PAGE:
The Wild Wild West
According to legend, Texas Ranger Capt. Bill McDonald stepped off a train in Dallas, where he was sent to quell an illegal boxing match. Asked by the mayor where the other Rangers were, McDonald famously responded, "Hell! Ain't I enough? There's only one prize-fight!"
For most of its history, Texas was a huge swath of land with only a scattered handful of Army battalions supplementing the limited abilities of local sheriffs and police. After the trials-by-fire that were the Mexican-American War and the Civil War, as well as an unending conflict with Native Americans, the Texas Rangers, a small but dedicated group of men, brought order to the Western range. Their hands were not always clean (some argue that Rangers were just outlaws with badges), but their exploits are legend.
Here's a breakdown of the top five men who fought for law and order in the wilds of Texas:
John Coffee Hays
Though young (23) and slight (5-foot-9) Hays was one of the first Texas Ranger captains, leading outnumbered brigades — first against the Comanche and other Indian tribes, then against the invading Mexican armies. Under Hays's leadership, the reputation of the Texas Rangers was solidified as rough-and-ready citizen-soldiers, armed with some of the first Colt .45s in the country.
John Barclay Armstrong
After being shot (accidentally, by his own gun) at Goliad, Armstrong — whose nickname was Bulldog — took the lead on the chase for notorious outlaw and murderer John Wesley Hardin in 1877. Pursuing Hardin through Alabama to Pensacola, Fla., he alone captured Hardin's gang of four, shooting one and knocking Hardin out with a pistol-whip before the final two submitted. Armstrong was also involved in the killing of train robber Sam Bass in Round Rock in 1878 and the arrest of cattle rustler John King Fisher in 1877.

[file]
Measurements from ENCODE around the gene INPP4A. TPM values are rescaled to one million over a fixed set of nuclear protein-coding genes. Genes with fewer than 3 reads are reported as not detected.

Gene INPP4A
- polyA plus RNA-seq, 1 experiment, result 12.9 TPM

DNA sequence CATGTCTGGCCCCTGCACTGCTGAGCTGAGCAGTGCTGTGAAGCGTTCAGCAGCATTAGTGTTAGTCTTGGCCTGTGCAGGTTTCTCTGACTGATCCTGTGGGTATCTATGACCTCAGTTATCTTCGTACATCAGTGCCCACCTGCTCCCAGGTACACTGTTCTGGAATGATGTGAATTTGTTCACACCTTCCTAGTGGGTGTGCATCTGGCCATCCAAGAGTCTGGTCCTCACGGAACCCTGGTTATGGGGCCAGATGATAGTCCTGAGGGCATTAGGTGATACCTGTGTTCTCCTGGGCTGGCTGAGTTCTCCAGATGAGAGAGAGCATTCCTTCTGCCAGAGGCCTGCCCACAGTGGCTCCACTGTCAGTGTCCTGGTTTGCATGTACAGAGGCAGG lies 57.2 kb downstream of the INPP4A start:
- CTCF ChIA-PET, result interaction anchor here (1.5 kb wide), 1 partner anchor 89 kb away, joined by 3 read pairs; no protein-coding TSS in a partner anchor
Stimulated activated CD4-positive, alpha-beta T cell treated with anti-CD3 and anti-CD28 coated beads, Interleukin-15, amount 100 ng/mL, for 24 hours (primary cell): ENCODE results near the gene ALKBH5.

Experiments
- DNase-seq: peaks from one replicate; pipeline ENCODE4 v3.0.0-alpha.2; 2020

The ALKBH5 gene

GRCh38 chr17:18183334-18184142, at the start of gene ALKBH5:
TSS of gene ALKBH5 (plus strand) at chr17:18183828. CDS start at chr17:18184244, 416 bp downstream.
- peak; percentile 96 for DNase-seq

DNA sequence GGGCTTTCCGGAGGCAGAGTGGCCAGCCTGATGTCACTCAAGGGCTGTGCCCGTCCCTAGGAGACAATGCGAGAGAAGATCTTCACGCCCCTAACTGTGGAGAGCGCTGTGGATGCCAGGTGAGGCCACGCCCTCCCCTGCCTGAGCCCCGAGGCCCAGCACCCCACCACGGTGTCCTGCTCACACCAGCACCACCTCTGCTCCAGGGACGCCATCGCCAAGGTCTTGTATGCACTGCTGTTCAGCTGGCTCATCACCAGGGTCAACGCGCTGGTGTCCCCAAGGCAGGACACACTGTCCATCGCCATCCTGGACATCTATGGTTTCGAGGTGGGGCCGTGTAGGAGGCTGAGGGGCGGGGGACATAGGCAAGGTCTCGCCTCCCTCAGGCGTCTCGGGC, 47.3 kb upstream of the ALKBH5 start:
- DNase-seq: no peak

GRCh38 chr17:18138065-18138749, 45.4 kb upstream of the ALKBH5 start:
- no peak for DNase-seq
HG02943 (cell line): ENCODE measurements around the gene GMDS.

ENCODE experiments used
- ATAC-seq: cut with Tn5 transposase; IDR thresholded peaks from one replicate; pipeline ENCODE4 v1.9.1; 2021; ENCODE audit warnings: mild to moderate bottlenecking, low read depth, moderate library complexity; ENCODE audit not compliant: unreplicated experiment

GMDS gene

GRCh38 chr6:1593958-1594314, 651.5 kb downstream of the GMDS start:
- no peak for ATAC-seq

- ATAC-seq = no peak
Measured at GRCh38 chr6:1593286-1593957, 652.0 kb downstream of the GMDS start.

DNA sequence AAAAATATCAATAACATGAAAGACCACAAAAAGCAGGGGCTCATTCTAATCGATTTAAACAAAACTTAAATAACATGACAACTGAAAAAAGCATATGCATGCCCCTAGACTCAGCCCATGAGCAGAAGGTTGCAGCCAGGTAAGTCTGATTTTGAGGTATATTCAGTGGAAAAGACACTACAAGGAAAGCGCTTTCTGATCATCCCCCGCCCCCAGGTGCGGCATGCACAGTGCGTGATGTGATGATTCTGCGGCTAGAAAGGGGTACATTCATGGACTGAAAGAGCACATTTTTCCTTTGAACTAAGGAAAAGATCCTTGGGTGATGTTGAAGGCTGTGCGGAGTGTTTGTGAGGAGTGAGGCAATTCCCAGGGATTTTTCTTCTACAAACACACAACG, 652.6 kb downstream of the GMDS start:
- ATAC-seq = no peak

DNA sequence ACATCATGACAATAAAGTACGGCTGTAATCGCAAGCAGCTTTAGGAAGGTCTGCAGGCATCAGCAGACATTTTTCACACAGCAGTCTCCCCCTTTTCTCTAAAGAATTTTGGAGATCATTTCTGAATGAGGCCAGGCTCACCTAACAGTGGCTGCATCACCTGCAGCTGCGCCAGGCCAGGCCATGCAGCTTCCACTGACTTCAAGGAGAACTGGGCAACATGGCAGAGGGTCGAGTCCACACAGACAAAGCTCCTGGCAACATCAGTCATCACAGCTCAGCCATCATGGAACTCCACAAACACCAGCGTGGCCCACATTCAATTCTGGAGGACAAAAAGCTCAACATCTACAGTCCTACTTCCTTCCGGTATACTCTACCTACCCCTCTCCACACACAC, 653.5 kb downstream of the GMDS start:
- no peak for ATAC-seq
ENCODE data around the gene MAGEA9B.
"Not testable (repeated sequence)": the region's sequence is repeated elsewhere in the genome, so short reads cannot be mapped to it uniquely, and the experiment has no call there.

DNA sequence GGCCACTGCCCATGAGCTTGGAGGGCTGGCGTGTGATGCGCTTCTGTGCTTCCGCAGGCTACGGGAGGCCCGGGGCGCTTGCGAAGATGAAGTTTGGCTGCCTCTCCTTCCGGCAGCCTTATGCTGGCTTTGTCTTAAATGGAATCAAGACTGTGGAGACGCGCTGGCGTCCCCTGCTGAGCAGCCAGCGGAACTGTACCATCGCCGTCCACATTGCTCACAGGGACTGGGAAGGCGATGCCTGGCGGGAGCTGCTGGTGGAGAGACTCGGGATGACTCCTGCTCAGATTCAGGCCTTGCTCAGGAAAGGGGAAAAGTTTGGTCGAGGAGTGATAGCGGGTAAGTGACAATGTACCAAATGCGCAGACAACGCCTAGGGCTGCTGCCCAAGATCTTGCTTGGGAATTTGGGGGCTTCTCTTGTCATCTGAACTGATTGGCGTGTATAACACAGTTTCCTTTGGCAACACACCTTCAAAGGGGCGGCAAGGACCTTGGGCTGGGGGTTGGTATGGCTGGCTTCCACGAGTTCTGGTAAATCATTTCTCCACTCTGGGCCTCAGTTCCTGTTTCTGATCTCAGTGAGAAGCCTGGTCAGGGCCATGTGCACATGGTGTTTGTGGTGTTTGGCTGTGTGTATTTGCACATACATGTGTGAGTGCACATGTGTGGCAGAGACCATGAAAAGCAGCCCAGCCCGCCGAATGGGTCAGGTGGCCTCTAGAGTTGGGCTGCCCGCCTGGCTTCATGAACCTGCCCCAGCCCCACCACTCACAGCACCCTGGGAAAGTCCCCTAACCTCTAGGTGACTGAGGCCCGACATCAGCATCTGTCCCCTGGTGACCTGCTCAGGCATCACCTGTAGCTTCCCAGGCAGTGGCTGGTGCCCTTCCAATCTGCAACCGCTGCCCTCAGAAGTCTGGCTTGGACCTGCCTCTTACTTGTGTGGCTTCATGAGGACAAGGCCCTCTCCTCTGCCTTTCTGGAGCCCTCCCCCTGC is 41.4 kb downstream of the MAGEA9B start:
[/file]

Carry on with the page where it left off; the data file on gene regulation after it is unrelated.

A Ranger on and off for most of his life, Hamer became famous for exposing a murder for hire scheme, in which two-bit convicts would be set up to rob banks and complicit police would kill them for the banks' reward money. But his most famous accomplishment was tracking and eventually killing notorious bank robbers Bonnie & Clyde in 1934, following their movements through the Midwest and laying a trap in which 150 rounds were fired into the unsuspecting duo's car.
Manuel "Lone Wolf" Gonzaullas
Gaining his nickname for his singular control of all criminal elements — gambling, bootlegging, bank robbery, riots, prostitution, narcotic trafficking, and general lawlessness — from the Rio Grande to the Sabine in the 1920s and 1930s, Gonzaullas was appointed SuperIntendent of the Bureau of Intelligence in the new Department of Public Safety in 1935, creating a modern scientific crime lab that was second only to the FBI's lab in Washington, D.C. Returning to the Rangers in 1940, he was the first Hispanic-American to serve as a Rangers captain.
John R. Hughes
In 1886, Hughes tailed a band of men who were stealing horses, killing some and capturing the rest in New Mexico. Attracting the attention of the Rangers, Hughes joined and was eventually made captain, becoming the longest-serving Texas Ranger in history.